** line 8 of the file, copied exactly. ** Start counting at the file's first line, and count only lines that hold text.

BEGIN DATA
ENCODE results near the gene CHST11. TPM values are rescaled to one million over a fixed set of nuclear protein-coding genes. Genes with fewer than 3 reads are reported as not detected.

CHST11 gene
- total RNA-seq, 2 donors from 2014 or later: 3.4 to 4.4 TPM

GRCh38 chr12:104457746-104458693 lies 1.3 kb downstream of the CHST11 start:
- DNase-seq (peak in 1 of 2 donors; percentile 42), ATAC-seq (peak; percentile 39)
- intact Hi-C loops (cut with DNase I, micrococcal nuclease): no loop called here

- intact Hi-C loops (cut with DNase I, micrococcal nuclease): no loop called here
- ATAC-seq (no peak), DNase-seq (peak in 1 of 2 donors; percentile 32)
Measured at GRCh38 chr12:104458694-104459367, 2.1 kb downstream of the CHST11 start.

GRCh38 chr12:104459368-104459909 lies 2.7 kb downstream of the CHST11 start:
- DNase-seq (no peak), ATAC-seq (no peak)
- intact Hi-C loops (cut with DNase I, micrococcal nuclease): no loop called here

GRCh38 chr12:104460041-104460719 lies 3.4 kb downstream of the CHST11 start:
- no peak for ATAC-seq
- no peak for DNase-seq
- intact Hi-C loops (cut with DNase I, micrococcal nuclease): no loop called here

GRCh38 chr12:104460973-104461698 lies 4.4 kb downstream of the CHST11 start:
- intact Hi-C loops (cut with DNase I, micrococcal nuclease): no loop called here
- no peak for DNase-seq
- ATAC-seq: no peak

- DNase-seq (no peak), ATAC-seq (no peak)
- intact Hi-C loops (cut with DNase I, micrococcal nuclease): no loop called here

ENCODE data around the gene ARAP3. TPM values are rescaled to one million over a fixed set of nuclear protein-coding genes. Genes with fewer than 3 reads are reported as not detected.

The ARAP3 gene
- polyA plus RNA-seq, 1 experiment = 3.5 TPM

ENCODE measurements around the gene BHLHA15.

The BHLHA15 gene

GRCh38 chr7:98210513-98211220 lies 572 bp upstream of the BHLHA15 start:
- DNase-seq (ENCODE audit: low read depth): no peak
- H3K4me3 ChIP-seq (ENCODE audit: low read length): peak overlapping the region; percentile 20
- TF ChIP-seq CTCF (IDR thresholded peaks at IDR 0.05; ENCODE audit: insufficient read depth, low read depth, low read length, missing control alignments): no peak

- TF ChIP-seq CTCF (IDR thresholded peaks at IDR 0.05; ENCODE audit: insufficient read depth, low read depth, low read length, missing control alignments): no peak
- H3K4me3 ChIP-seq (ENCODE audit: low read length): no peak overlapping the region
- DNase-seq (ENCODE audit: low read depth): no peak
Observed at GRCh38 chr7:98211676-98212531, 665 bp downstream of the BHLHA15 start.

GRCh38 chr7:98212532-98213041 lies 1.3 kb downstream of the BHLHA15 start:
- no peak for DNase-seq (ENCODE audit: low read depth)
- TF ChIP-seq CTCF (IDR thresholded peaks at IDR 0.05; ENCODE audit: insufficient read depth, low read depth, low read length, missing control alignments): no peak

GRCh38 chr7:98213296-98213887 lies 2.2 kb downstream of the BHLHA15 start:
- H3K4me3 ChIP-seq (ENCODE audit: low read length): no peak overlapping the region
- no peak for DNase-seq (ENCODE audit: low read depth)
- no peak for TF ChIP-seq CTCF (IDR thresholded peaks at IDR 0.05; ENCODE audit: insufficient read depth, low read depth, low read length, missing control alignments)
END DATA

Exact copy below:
- ATAC-seq (no peak), DNase-seq (peak in 1 of 2 donors; percentile 32)